In early days the Indian trucks used to have horns with just a single pitch sound. With the technological advancements in recent years, even the horns of the trucks have changed. Horns with multiple pitched sounds and multiple buttons were introduced, with pre-recorded sounds. These horns sound like a musical instrument when used and have made the act of honking fun.
This ornamentation of the sound makes the noise seem less rude to others traveling on the highway. Inspired by this observation, nine musical wooden boxes were designed and laboriously hand painted to carry the exhibition title—Horn Please. Each of these boxes was equipped with four buttons each and produced different pitched sounds when pushed individually.
Instead of putting the name of the exhibition on a vinyl sticker, I decided to build these boxes to facilitate interaction between the audience and the product. The remaining design contained a secondary phrase, some symbols and motifs, all of which was inspired by the Truck Art of India.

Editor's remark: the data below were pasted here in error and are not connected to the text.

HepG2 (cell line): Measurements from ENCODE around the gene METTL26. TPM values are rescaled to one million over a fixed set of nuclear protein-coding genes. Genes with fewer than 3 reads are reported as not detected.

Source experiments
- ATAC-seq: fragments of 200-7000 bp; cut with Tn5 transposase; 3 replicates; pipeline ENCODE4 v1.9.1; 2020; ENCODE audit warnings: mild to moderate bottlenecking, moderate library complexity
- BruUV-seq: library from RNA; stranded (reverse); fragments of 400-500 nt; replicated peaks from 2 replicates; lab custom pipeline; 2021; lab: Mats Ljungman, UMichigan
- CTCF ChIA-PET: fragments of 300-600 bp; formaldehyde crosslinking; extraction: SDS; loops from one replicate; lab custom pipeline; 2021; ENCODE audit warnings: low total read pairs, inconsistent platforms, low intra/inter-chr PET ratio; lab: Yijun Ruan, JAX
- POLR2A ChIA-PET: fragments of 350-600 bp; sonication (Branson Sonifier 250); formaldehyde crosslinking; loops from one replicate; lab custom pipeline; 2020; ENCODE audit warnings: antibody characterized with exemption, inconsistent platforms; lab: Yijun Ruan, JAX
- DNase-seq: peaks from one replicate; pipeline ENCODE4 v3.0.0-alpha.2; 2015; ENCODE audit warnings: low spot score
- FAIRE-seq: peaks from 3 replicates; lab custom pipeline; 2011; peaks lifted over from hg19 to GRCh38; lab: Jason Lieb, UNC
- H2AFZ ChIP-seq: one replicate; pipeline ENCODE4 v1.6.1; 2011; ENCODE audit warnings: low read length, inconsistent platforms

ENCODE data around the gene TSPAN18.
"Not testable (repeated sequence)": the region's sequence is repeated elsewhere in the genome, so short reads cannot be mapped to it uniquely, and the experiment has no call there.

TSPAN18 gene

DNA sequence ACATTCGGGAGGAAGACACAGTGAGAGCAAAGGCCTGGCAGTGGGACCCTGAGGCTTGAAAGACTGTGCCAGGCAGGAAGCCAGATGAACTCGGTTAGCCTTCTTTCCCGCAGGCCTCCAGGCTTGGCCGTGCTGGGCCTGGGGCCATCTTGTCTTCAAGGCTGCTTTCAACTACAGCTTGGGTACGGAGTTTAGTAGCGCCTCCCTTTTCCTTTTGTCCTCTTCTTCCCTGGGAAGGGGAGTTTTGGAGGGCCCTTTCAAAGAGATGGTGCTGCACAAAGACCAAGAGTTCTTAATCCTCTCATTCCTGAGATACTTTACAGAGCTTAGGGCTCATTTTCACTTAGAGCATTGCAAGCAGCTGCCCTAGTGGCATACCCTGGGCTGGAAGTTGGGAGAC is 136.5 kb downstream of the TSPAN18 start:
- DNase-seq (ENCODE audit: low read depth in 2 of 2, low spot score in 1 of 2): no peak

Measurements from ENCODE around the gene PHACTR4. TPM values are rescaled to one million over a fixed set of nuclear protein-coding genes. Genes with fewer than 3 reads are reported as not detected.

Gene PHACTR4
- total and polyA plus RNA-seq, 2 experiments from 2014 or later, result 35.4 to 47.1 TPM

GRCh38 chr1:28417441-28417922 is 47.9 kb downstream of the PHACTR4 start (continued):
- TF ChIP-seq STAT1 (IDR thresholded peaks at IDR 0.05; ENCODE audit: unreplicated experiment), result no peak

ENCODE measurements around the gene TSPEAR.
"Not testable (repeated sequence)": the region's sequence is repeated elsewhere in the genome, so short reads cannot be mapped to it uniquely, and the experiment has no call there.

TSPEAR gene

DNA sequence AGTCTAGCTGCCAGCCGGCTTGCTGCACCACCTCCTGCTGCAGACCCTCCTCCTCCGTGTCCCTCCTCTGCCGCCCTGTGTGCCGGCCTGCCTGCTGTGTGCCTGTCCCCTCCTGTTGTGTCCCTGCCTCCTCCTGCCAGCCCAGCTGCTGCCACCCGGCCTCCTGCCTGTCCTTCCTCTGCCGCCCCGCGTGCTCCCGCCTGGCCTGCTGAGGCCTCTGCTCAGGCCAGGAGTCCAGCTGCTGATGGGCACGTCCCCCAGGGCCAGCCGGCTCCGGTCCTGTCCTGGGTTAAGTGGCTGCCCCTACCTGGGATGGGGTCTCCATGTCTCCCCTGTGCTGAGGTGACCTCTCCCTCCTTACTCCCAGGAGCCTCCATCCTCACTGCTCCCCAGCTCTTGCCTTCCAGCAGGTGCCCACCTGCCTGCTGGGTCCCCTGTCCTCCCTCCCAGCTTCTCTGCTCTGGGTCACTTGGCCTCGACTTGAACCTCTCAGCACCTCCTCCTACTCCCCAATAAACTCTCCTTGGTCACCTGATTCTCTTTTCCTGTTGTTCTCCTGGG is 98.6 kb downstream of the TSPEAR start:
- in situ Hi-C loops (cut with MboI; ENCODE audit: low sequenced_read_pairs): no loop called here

The name of the exhibition—Horn Please, was etched onto the wooden pieces and then assembled into boxes, to be hung onto the exhibition walls. The etching was accomplished using a laser cutter and the boxes were put together using various tools in the wood shop.
During the exhibition, the hand-painted quality of the beautiful, colorful, and intricate designs as well as the interactive nature of the boxes drew crowds of all ages towards them.